‘‘Ten years ago, robotic manufacturers used general purpose robots for material removal applications,’‘ said L.P. Musunur, PhD, engineering manager for material removal, FANUC Robotics America, Inc. ‘‘Many of today’s robots are developed to meet the process requirements of material removal applications. This includes having adequate stiffness to withstand the back pressure of water while still maintaining accurate paths at high speeds. The same is true of robotic cutting and grinding of metals where the forces involved are much greater.’‘
A Cut Above
As with any robotic system, waterjet cutting has many advantages and relatively few drawbacks. A major advantage is cost.
‘‘Waterjet cutting typically cost about two to three dollars an hour to operate, with abrasive waterjet cutting running about $15 to $30 an hour,’‘ says Duane Snider of Flow Robotic Systems. ‘‘The added cost is the abrasive and a hardened mixing tube.’‘ Snider is a Sales and Applications Engineer at Flow Robotic Systems, a system integrator and engineering firm based in Wixom, Michigan. Abrasive waterjet utilizes garnet, a crushed inert gemstone, entrained into the waterjet stream that is used for non-thermal cutting of denser materials. Job shops, particularly those cutting stone and tile as well as aerospace composites, use abrasive waterjet.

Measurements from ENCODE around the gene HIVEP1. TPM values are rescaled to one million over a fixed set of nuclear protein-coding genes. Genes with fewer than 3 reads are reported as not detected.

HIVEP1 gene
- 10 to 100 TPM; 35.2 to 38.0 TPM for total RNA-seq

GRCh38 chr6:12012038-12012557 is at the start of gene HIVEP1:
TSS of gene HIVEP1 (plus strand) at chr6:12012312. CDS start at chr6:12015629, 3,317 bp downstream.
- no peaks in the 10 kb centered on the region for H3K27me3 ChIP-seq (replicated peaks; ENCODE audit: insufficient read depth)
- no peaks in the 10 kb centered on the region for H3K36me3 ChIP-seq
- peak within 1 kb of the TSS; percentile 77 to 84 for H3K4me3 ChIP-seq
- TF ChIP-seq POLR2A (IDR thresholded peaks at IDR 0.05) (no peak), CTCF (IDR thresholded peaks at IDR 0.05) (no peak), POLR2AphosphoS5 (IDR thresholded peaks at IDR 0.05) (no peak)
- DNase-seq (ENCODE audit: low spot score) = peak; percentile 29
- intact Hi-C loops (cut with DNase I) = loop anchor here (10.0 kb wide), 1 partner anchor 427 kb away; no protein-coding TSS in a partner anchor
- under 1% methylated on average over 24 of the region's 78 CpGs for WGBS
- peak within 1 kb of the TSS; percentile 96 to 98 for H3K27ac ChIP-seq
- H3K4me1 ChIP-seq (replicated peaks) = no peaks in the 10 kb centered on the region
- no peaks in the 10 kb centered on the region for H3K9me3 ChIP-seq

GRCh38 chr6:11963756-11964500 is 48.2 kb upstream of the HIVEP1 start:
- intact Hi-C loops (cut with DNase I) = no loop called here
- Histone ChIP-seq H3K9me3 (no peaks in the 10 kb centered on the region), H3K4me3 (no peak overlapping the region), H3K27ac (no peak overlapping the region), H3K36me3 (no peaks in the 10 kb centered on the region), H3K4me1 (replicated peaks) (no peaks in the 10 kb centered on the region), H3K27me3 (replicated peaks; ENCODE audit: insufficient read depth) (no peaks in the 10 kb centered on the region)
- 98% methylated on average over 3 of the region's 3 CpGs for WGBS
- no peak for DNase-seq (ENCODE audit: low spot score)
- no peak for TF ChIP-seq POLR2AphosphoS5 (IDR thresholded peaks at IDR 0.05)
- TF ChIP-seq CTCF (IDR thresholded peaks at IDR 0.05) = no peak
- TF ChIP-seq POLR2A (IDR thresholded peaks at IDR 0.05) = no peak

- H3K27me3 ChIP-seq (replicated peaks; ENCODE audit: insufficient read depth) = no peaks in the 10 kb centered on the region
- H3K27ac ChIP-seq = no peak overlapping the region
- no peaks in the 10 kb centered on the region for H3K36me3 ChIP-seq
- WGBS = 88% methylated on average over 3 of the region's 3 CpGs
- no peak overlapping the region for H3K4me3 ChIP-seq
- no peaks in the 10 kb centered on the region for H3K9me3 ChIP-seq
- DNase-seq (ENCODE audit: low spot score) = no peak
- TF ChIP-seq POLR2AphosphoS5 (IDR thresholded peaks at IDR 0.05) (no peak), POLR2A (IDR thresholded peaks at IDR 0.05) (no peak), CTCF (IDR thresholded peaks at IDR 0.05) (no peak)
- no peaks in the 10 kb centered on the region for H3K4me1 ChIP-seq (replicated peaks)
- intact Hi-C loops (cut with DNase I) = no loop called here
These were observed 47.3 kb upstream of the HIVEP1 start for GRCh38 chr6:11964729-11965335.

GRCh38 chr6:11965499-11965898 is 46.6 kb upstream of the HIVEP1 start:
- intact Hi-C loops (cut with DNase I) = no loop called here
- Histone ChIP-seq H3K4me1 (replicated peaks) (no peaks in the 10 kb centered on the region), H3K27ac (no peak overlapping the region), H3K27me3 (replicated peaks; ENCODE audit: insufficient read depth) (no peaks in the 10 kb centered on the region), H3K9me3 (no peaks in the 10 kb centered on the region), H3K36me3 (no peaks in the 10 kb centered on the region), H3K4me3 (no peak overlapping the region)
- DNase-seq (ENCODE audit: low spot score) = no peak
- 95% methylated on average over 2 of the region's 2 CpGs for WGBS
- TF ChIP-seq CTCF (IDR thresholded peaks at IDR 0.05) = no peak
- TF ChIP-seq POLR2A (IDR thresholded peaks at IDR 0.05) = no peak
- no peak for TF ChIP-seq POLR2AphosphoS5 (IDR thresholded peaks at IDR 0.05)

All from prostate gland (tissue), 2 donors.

‘‘Abrasive waterjet is more typically used on hard materials such as metal and tile, rarely on fabrics. Items such as automotive headliners, insulators, carpets, etc., use regular waterjet cutting without garnet,’‘ said Musunur.
An eye on cost was also on the mind of Gerald Vogt, a general manager at Stäubli Corporation, of Duncan, South Carolina.
‘‘Waterjet cutting is an economical solution for material removal. Equipment investment is just a pump and a robot, so it is less expensive when compared to sophisticated laser systems.’‘ The robot and the intensifier pump that generates the pressures necessary for cutting are the major capital expenditures in a waterjet cutting work cell.
‘‘A major consideration in selecting a waterjet system supplier should be management of the consumable costs of the system, such as cutting nozzles and coils,’‘ said Russo. ‘‘The end user needs a reliable source to work with them to optimize their consumables use. Some integrators offer a comprehensive consumables management system to help manufacturers control their costs.’‘